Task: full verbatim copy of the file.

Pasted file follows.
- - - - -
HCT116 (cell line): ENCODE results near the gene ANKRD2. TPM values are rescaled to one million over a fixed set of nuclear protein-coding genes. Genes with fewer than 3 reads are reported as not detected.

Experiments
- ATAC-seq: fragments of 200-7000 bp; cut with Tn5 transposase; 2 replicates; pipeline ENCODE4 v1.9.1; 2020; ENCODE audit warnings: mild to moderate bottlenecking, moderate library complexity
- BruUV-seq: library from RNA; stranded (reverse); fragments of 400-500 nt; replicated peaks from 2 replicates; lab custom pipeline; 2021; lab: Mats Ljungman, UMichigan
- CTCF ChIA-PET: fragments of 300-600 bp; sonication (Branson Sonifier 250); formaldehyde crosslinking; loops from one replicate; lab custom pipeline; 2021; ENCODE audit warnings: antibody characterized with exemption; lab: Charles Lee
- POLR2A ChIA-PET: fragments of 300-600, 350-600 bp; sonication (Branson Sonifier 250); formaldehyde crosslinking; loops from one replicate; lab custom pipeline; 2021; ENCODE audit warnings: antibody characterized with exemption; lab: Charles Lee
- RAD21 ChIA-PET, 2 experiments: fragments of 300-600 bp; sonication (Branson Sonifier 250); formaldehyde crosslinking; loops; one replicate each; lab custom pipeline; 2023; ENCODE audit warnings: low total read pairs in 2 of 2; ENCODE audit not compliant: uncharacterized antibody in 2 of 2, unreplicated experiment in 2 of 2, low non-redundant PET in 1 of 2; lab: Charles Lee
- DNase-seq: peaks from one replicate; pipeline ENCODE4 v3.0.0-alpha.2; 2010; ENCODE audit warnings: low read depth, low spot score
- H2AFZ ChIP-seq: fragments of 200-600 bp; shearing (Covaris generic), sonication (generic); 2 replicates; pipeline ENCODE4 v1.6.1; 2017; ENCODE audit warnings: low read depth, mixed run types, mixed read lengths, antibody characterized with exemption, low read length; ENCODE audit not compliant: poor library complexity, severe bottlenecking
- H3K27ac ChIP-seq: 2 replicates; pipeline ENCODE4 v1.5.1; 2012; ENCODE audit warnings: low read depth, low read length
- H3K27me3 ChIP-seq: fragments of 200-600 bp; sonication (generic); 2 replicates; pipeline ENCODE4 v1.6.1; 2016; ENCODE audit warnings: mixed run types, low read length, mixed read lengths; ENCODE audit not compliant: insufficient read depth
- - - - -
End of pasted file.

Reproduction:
HCT116 (cell line): ENCODE results near the gene ANKRD2. TPM values are rescaled to one million over a fixed set of nuclear protein-coding genes. Genes with fewer than 3 reads are reported as not detected.

Experiments
- ATAC-seq: fragments of 200-7000 bp; cut with Tn5 transposase; 2 replicates; pipeline ENCODE4 v1.9.1; 2020; ENCODE audit warnings: mild to moderate bottlenecking, moderate library complexity
- BruUV-seq: library from RNA; stranded (reverse); fragments of 400-500 nt; replicated peaks from 2 replicates; lab custom pipeline; 2021; lab: Mats Ljungman, UMichigan
- CTCF ChIA-PET: fragments of 300-600 bp; sonication (Branson Sonifier 250); formaldehyde crosslinking; loops from one replicate; lab custom pipeline; 2021; ENCODE audit warnings: antibody characterized with exemption; lab: Charles Lee
- POLR2A ChIA-PET: fragments of 300-600, 350-600 bp; sonication (Branson Sonifier 250); formaldehyde crosslinking; loops from one replicate; lab custom pipeline; 2021; ENCODE audit warnings: antibody characterized with exemption; lab: Charles Lee
- RAD21 ChIA-PET, 2 experiments: fragments of 300-600 bp; sonication (Branson Sonifier 250); formaldehyde crosslinking; loops; one replicate each; lab custom pipeline; 2023; ENCODE audit warnings: low total read pairs in 2 of 2; ENCODE audit not compliant: uncharacterized antibody in 2 of 2, unreplicated experiment in 2 of 2, low non-redundant PET in 1 of 2; lab: Charles Lee
- DNase-seq: peaks from one replicate; pipeline ENCODE4 v3.0.0-alpha.2; 2010; ENCODE audit warnings: low read depth, low spot score
- H2AFZ ChIP-seq: fragments of 200-600 bp; shearing (Covaris generic), sonication (generic); 2 replicates; pipeline ENCODE4 v1.6.1; 2017; ENCODE audit warnings: low read depth, mixed run types, mixed read lengths, antibody characterized with exemption, low read length; ENCODE audit not compliant: poor library complexity, severe bottlenecking
- H3K27ac ChIP-seq: 2 replicates; pipeline ENCODE4 v1.5.1; 2012; ENCODE audit warnings: low read depth, low read length
- H3K27me3 ChIP-seq: fragments of 200-600 bp; sonication (generic); 2 replicates; pipeline ENCODE4 v1.6.1; 2016; ENCODE audit warnings: mixed run types, low read length, mixed read lengths; ENCODE audit not compliant: insufficient read depth